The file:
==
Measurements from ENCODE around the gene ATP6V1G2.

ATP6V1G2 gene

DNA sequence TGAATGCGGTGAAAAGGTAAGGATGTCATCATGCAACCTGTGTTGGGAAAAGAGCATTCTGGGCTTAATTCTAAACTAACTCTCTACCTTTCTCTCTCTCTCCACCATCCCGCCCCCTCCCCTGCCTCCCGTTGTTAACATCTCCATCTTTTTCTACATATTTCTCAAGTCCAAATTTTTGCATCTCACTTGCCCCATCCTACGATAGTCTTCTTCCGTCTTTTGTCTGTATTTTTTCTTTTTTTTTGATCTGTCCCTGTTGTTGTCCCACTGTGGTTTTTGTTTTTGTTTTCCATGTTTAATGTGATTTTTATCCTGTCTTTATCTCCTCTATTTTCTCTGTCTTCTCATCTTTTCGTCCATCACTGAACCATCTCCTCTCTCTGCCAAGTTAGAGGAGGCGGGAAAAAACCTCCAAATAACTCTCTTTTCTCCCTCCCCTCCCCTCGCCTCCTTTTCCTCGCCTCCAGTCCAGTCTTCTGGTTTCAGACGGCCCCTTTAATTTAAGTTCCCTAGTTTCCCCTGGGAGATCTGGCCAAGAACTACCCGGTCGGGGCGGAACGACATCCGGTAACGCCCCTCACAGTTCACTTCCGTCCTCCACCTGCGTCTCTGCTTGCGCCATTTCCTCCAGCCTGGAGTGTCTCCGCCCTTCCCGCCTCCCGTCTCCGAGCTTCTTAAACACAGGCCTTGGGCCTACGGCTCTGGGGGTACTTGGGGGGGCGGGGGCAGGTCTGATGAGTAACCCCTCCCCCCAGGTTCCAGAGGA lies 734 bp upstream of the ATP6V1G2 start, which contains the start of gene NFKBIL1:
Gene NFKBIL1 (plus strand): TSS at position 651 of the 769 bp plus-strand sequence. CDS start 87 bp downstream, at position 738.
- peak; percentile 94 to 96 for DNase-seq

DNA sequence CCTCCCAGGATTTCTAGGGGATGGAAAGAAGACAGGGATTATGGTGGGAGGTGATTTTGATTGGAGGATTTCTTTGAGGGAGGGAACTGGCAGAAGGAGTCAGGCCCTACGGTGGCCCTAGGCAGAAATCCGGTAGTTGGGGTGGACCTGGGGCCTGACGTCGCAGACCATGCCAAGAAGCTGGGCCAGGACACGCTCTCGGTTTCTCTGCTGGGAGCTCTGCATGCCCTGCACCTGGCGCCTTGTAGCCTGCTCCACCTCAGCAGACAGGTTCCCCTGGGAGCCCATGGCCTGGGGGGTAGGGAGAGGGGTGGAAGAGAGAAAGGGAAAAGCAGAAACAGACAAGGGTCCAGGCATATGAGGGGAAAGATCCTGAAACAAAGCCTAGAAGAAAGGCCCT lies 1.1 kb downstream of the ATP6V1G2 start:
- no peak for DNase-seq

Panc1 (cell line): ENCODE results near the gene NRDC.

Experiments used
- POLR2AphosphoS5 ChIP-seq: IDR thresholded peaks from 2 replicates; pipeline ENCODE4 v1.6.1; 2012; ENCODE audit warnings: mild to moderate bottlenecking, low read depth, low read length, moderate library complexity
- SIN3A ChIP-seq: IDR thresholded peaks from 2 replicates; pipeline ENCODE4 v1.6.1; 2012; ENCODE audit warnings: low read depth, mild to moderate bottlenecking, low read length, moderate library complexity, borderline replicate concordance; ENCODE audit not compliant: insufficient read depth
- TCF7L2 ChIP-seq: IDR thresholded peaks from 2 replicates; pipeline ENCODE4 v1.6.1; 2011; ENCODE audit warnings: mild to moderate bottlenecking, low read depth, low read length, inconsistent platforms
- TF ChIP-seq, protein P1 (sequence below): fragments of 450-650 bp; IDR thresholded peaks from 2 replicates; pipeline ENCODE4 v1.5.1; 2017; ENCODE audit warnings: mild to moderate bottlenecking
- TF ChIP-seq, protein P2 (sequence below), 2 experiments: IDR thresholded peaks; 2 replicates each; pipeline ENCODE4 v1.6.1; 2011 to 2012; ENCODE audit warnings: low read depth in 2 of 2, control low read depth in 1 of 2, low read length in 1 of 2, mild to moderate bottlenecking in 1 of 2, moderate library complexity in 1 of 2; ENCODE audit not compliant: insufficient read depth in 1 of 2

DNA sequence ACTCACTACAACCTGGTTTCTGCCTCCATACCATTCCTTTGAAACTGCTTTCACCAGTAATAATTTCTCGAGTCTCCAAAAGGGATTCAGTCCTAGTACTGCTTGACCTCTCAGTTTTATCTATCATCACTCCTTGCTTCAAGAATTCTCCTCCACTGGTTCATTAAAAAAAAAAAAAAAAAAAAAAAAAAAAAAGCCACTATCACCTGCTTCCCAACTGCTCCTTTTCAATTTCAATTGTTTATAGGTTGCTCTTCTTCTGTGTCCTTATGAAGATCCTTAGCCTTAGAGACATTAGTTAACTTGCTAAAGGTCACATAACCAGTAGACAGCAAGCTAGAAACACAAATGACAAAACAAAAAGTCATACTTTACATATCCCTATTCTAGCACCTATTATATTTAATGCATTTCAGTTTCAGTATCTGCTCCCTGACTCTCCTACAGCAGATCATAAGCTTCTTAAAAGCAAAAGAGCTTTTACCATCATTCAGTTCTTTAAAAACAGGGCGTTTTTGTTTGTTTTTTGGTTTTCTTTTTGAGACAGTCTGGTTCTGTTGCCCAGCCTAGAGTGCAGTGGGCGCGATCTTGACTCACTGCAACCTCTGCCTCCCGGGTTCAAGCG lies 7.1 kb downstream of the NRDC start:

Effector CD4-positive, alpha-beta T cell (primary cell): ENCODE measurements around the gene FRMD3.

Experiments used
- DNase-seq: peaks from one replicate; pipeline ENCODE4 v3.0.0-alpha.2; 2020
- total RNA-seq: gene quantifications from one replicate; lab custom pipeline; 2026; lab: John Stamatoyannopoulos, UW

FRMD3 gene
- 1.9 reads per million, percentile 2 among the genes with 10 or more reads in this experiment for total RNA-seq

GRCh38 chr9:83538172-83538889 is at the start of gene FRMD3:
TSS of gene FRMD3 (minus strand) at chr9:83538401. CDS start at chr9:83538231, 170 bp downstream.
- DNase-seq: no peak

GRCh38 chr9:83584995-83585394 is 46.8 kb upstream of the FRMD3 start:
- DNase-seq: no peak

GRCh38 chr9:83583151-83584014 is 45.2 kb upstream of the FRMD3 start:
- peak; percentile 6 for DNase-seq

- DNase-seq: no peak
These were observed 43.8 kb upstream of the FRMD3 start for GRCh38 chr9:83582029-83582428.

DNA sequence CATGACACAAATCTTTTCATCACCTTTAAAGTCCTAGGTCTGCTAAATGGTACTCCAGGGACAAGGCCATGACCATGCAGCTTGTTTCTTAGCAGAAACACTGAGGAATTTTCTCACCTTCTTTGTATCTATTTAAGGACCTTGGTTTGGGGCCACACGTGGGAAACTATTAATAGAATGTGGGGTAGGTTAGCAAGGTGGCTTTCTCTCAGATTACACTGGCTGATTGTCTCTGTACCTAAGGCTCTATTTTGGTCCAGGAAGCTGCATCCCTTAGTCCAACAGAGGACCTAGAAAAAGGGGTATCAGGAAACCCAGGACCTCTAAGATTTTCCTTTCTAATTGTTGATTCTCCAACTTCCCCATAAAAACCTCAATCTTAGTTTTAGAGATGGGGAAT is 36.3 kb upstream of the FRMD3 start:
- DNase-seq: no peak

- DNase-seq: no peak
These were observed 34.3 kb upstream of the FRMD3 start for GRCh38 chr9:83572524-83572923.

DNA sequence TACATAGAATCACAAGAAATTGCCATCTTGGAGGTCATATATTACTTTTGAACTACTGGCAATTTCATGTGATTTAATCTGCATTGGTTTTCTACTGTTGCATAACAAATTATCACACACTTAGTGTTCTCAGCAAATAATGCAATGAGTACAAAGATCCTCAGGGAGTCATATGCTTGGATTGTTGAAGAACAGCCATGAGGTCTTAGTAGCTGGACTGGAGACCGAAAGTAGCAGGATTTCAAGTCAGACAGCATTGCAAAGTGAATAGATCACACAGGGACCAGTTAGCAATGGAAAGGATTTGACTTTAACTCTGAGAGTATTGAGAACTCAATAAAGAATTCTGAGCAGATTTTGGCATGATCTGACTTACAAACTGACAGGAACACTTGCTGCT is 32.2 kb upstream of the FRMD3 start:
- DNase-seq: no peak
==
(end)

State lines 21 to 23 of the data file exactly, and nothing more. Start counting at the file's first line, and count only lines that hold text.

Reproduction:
- 1.9 reads per million, percentile 2 among the genes with 10 or more reads in this experiment for total RNA-seq

GRCh38 chr9:83538172-83538889 is at the start of gene FRMD3:
TSS of gene FRMD3 (minus strand) at chr9:83538401. CDS start at chr9:83538231, 170 bp downstream.